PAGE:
Interior Designs


65 pages
ISBN 0-919754-21-X
DDC C811'.54





Reviewed by Betsy Struthers

Betsy Struthers, a poet and editor, is author of Saying So Out Loud.


Potter’s Interior Designs are the highly personal confessions of a
woman on the verge of breakdown. From an apparently unhappy childhood
through miscarriage and thoughts of suicide, the poems reflect a
tortured sensitivity whose only release is in the play of language. In
the constant repetition of the initial word or phrase in certain poems
(such as “I said I was sorry!”; “crossing the street to get a
better look”; and “in the absence of naming the womb contracts”),
this play builds to a powerful, satisfying climax. Images of birds often
recur—from the Canary, the singer who shares the poet’s soul with
the “Domesticated Moon” in the suite of poems with that title (and
which might stand for the mythic female principle?) and who accompanies
the poet everywhere from vacation to her lover’s bed, to the alter ego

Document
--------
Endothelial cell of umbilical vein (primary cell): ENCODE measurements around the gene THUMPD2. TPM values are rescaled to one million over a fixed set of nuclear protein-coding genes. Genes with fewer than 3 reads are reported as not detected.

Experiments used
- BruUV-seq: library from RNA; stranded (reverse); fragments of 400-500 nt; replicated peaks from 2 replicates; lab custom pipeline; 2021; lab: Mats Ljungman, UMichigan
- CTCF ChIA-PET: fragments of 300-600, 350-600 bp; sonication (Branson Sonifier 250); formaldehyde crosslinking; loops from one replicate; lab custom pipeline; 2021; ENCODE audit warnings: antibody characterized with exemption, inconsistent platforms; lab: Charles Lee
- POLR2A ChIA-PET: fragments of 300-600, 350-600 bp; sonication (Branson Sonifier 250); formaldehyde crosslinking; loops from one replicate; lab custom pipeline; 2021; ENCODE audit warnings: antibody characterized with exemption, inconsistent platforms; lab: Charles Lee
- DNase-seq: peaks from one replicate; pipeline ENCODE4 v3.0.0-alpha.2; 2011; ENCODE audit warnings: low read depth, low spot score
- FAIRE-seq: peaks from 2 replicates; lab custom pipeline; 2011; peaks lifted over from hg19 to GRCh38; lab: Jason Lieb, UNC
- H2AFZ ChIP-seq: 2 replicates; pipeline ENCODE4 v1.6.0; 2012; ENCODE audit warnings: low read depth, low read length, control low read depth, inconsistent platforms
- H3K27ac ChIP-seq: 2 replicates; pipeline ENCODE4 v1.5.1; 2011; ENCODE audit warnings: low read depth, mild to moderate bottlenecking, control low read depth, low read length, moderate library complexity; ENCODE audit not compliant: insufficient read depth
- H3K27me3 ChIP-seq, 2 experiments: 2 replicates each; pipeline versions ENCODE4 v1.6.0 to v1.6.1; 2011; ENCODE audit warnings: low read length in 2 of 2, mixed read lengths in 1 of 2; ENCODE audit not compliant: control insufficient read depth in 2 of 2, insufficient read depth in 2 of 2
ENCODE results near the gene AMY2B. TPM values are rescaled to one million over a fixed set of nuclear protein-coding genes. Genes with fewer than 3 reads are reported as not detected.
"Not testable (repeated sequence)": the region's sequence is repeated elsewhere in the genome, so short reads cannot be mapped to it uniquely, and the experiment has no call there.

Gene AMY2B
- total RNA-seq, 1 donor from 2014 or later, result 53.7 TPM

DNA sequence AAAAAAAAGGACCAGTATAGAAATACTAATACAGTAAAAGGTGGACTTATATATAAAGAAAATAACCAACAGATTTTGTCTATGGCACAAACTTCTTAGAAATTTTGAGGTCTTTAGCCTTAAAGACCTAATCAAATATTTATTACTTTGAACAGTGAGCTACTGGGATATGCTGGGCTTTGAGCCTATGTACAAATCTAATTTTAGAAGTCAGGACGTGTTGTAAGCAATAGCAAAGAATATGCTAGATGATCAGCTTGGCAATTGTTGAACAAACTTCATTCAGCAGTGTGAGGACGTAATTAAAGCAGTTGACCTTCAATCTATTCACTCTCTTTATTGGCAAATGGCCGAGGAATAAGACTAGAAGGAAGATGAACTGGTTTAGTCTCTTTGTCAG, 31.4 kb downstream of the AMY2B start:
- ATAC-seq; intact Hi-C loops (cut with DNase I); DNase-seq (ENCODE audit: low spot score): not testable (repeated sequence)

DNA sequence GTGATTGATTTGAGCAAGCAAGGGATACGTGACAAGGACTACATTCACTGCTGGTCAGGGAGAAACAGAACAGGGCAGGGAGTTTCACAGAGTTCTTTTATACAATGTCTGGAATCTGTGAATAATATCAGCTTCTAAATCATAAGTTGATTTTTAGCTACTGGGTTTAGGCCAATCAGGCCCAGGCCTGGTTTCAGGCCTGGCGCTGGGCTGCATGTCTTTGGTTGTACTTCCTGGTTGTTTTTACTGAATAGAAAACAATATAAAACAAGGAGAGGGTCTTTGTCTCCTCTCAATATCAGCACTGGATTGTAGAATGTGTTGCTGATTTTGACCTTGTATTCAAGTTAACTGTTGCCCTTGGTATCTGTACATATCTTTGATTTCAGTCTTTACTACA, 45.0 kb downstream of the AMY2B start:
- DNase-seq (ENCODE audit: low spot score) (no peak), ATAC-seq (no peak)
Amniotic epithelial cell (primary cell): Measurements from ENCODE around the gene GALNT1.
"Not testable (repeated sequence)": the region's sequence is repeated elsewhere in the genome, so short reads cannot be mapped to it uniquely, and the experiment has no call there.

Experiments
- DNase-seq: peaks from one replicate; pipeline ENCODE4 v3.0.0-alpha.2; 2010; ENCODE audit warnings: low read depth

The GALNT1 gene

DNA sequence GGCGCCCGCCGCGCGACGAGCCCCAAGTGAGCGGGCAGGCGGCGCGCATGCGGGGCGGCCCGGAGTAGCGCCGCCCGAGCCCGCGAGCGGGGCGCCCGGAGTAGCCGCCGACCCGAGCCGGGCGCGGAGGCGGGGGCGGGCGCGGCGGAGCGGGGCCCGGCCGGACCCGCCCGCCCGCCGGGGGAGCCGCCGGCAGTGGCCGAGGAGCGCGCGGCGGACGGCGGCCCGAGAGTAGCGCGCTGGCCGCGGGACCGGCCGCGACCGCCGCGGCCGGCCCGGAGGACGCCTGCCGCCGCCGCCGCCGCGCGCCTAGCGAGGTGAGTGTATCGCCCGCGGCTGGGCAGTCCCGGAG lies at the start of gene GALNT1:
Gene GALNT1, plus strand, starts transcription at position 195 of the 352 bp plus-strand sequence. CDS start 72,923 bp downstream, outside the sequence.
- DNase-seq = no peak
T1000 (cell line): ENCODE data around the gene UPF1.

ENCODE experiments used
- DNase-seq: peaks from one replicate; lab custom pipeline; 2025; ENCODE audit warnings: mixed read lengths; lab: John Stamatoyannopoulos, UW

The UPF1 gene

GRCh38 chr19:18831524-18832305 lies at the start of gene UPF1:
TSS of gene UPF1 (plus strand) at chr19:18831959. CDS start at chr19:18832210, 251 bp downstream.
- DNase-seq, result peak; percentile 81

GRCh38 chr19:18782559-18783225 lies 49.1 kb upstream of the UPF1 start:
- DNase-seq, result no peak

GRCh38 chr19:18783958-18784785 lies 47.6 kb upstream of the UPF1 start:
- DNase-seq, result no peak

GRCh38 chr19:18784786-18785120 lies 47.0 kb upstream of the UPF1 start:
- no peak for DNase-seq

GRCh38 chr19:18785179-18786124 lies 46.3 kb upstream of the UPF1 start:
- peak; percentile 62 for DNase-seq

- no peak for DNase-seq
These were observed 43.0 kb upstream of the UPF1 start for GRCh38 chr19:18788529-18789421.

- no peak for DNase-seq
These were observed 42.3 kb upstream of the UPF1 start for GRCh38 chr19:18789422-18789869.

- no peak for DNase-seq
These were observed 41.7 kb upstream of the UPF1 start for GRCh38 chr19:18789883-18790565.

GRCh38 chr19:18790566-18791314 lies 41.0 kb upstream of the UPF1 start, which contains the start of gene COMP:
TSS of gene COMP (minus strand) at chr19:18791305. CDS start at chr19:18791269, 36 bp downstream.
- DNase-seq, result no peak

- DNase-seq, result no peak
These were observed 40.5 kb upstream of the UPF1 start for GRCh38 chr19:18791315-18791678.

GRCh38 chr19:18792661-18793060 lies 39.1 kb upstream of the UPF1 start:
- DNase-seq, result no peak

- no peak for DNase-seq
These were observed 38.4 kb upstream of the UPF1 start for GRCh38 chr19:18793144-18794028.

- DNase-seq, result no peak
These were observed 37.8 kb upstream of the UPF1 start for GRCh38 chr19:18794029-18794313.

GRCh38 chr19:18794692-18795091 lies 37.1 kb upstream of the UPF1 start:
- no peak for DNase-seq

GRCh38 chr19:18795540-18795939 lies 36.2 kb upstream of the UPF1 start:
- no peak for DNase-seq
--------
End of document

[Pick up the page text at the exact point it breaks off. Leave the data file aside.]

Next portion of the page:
robin whom the poet invites to nest in her yard (“she seemed to be
expecting a bird”). Suicide is personified as a man on the prowl,
following the poet in the streets looking for a chance to pick her up.
Home becomes both haven and trap. The problem with the book for the
reader is also its raison d’кtre: the poet’s intensely personal,
often tortured vision both seduces and excludes by intimating an
understanding of the female psyche in a patriarchal world while it
frustrates through lack of concrete detail any real perception of the
poet’s life as well as her emotion.


Potter, Robin., “Interior Designs,” Canadian Book Review Annual Online, accessed July 23, 2024,